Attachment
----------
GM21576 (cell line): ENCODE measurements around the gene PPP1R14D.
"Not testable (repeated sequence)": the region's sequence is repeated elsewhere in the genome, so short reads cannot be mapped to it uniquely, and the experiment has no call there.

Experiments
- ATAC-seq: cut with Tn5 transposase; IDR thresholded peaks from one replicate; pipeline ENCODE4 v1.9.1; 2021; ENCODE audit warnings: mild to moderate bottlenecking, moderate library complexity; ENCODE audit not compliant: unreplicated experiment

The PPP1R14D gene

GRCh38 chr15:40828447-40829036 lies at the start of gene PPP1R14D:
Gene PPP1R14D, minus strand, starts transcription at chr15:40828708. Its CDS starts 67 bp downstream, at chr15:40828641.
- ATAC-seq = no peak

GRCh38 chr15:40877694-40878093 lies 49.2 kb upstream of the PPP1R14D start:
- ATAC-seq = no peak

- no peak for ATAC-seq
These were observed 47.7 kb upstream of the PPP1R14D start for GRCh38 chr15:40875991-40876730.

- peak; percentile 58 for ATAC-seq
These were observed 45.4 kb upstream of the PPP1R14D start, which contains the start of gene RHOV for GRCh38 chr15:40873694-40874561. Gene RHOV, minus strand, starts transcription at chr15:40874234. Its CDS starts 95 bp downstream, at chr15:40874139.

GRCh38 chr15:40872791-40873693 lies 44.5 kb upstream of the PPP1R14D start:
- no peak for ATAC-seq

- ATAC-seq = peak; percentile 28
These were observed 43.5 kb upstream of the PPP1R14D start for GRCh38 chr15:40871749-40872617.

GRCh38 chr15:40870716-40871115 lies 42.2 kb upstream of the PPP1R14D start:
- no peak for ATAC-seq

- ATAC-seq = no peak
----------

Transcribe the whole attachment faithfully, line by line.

GM21576 (cell line): ENCODE measurements around the gene PPP1R14D.
"Not testable (repeated sequence)": the region's sequence is repeated elsewhere in the genome, so short reads cannot be mapped to it uniquely, and the experiment has no call there.

Experiments
- ATAC-seq: cut with Tn5 transposase; IDR thresholded peaks from one replicate; pipeline ENCODE4 v1.9.1; 2021; ENCODE audit warnings: mild to moderate bottlenecking, moderate library complexity; ENCODE audit not compliant: unreplicated experiment

The PPP1R14D gene

GRCh38 chr15:40828447-40829036 lies at the start of gene PPP1R14D:
Gene PPP1R14D, minus strand, starts transcription at chr15:40828708. Its CDS starts 67 bp downstream, at chr15:40828641.
- ATAC-seq = no peak

GRCh38 chr15:40877694-40878093 lies 49.2 kb upstream of the PPP1R14D start:
- ATAC-seq = no peak

- no peak for ATAC-seq
These were observed 47.7 kb upstream of the PPP1R14D start for GRCh38 chr15:40875991-40876730.

- peak; percentile 58 for ATAC-seq
These were observed 45.4 kb upstream of the PPP1R14D start, which contains the start of gene RHOV for GRCh38 chr15:40873694-40874561. Gene RHOV, minus strand, starts transcription at chr15:40874234. Its CDS starts 95 bp downstream, at chr15:40874139.

GRCh38 chr15:40872791-40873693 lies 44.5 kb upstream of the PPP1R14D start:
- no peak for ATAC-seq

- ATAC-seq = peak; percentile 28
These were observed 43.5 kb upstream of the PPP1R14D start for GRCh38 chr15:40871749-40872617.

GRCh38 chr15:40870716-40871115 lies 42.2 kb upstream of the PPP1R14D start:
- no peak for ATAC-seq

- ATAC-seq = no peak